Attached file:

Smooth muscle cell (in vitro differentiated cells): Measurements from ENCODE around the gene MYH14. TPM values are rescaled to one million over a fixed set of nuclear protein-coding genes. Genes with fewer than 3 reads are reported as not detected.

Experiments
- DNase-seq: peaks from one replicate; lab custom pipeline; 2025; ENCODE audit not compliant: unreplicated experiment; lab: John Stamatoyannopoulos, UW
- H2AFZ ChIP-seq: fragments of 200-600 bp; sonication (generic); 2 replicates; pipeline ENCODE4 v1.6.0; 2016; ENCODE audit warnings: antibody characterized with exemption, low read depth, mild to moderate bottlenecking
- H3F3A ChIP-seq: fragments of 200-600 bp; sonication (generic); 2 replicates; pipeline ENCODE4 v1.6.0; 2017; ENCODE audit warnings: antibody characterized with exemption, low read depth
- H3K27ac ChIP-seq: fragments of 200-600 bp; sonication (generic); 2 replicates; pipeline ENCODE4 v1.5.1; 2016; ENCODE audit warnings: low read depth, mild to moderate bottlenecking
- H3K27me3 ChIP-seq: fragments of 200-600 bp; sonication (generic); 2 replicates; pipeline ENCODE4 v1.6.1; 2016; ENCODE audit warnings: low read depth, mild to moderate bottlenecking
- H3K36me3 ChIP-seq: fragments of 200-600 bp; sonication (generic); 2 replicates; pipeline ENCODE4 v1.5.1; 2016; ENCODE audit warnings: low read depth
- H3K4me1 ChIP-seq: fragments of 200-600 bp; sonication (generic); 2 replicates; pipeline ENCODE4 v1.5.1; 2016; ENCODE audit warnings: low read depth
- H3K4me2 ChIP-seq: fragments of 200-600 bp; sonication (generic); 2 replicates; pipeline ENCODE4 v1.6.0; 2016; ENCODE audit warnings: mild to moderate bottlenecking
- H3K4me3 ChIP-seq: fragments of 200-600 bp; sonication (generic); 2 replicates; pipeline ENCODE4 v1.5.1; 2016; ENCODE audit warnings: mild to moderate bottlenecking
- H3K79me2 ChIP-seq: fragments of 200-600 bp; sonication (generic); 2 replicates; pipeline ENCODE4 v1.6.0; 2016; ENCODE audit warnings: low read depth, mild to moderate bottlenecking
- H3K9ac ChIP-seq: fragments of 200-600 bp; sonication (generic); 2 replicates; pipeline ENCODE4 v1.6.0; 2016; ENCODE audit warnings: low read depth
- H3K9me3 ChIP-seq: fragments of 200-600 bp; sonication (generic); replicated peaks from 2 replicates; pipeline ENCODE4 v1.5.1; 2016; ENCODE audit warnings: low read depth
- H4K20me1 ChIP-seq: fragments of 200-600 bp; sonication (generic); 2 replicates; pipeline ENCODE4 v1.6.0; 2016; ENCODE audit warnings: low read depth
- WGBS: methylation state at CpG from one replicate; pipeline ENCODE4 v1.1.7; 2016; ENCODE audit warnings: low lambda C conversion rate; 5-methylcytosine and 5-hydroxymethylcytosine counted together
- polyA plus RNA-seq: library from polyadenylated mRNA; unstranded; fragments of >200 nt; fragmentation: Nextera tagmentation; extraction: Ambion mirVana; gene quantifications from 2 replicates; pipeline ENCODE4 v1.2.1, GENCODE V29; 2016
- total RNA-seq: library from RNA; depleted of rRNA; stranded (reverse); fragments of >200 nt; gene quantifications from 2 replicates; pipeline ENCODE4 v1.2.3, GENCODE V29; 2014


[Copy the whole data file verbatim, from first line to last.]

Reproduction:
Smooth muscle cell (in vitro differentiated cells): Measurements from ENCODE around the gene MYH14. TPM values are rescaled to one million over a fixed set of nuclear protein-coding genes. Genes with fewer than 3 reads are reported as not detected.

Experiments
- DNase-seq: peaks from one replicate; lab custom pipeline; 2025; ENCODE audit not compliant: unreplicated experiment; lab: John Stamatoyannopoulos, UW
- H2AFZ ChIP-seq: fragments of 200-600 bp; sonication (generic); 2 replicates; pipeline ENCODE4 v1.6.0; 2016; ENCODE audit warnings: antibody characterized with exemption, low read depth, mild to moderate bottlenecking
- H3F3A ChIP-seq: fragments of 200-600 bp; sonication (generic); 2 replicates; pipeline ENCODE4 v1.6.0; 2017; ENCODE audit warnings: antibody characterized with exemption, low read depth
- H3K27ac ChIP-seq: fragments of 200-600 bp; sonication (generic); 2 replicates; pipeline ENCODE4 v1.5.1; 2016; ENCODE audit warnings: low read depth, mild to moderate bottlenecking
- H3K27me3 ChIP-seq: fragments of 200-600 bp; sonication (generic); 2 replicates; pipeline ENCODE4 v1.6.1; 2016; ENCODE audit warnings: low read depth, mild to moderate bottlenecking
- H3K36me3 ChIP-seq: fragments of 200-600 bp; sonication (generic); 2 replicates; pipeline ENCODE4 v1.5.1; 2016; ENCODE audit warnings: low read depth
- H3K4me1 ChIP-seq: fragments of 200-600 bp; sonication (generic); 2 replicates; pipeline ENCODE4 v1.5.1; 2016; ENCODE audit warnings: low read depth
- H3K4me2 ChIP-seq: fragments of 200-600 bp; sonication (generic); 2 replicates; pipeline ENCODE4 v1.6.0; 2016; ENCODE audit warnings: mild to moderate bottlenecking
- H3K4me3 ChIP-seq: fragments of 200-600 bp; sonication (generic); 2 replicates; pipeline ENCODE4 v1.5.1; 2016; ENCODE audit warnings: mild to moderate bottlenecking
- H3K79me2 ChIP-seq: fragments of 200-600 bp; sonication (generic); 2 replicates; pipeline ENCODE4 v1.6.0; 2016; ENCODE audit warnings: low read depth, mild to moderate bottlenecking
- H3K9ac ChIP-seq: fragments of 200-600 bp; sonication (generic); 2 replicates; pipeline ENCODE4 v1.6.0; 2016; ENCODE audit warnings: low read depth
- H3K9me3 ChIP-seq: fragments of 200-600 bp; sonication (generic); replicated peaks from 2 replicates; pipeline ENCODE4 v1.5.1; 2016; ENCODE audit warnings: low read depth
- H4K20me1 ChIP-seq: fragments of 200-600 bp; sonication (generic); 2 replicates; pipeline ENCODE4 v1.6.0; 2016; ENCODE audit warnings: low read depth
- WGBS: methylation state at CpG from one replicate; pipeline ENCODE4 v1.1.7; 2016; ENCODE audit warnings: low lambda C conversion rate; 5-methylcytosine and 5-hydroxymethylcytosine counted together
- polyA plus RNA-seq: library from polyadenylated mRNA; unstranded; fragments of >200 nt; fragmentation: Nextera tagmentation; extraction: Ambion mirVana; gene quantifications from 2 replicates; pipeline ENCODE4 v1.2.1, GENCODE V29; 2016
- total RNA-seq: library from RNA; depleted of rRNA; stranded (reverse); fragments of >200 nt; gene quantifications from 2 replicates; pipeline ENCODE4 v1.2.3, GENCODE V29; 2014